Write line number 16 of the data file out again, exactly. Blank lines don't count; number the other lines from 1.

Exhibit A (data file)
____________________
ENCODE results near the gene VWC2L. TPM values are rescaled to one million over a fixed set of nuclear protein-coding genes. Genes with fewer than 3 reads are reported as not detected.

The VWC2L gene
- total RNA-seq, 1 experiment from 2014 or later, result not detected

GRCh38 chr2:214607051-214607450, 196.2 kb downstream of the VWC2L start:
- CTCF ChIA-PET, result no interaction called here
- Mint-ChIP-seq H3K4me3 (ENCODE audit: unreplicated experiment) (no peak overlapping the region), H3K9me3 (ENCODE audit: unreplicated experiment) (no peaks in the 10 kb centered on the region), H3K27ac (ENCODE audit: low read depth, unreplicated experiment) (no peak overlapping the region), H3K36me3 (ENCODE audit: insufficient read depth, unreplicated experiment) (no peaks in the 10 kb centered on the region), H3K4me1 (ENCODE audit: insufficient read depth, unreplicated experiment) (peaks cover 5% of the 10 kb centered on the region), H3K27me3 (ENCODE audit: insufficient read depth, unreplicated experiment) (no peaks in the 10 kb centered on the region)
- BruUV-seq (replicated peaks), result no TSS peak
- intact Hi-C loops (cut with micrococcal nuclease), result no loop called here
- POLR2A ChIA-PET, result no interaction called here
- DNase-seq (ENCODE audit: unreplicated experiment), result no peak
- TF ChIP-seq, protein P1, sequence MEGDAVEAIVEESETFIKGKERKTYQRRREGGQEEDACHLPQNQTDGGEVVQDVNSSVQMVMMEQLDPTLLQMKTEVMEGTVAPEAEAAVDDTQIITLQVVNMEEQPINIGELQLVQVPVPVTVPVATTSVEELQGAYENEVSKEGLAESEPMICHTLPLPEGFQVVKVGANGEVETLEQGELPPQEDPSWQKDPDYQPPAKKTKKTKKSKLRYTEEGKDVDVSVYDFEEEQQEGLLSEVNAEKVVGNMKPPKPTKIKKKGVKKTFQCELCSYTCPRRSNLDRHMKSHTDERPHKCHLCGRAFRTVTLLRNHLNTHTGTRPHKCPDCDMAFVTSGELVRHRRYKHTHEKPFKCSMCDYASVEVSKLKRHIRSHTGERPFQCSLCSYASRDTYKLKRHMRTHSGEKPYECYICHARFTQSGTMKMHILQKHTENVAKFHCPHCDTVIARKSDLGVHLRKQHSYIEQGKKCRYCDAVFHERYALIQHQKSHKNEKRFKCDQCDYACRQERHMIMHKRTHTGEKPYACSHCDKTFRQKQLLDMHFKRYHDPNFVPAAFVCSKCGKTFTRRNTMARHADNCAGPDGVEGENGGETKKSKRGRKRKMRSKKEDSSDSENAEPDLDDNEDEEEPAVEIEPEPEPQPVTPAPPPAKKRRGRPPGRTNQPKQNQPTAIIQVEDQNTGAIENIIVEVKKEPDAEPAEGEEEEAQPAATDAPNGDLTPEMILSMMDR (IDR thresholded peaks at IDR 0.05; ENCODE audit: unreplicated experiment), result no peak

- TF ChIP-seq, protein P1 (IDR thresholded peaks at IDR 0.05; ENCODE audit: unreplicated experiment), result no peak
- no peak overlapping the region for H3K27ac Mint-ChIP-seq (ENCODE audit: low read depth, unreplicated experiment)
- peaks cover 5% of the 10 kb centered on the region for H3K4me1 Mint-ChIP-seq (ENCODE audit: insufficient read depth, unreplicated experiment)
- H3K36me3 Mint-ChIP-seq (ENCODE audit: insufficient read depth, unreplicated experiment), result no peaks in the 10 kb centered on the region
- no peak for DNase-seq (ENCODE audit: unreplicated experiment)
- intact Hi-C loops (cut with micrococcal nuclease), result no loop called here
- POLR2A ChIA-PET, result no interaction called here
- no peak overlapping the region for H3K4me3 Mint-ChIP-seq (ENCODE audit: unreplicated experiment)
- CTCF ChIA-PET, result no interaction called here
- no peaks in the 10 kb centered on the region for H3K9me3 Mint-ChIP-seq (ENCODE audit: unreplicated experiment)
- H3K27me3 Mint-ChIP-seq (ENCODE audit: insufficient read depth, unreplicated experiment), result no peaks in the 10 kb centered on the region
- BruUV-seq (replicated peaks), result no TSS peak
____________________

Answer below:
- no peak for DNase-seq (ENCODE audit: unreplicated experiment)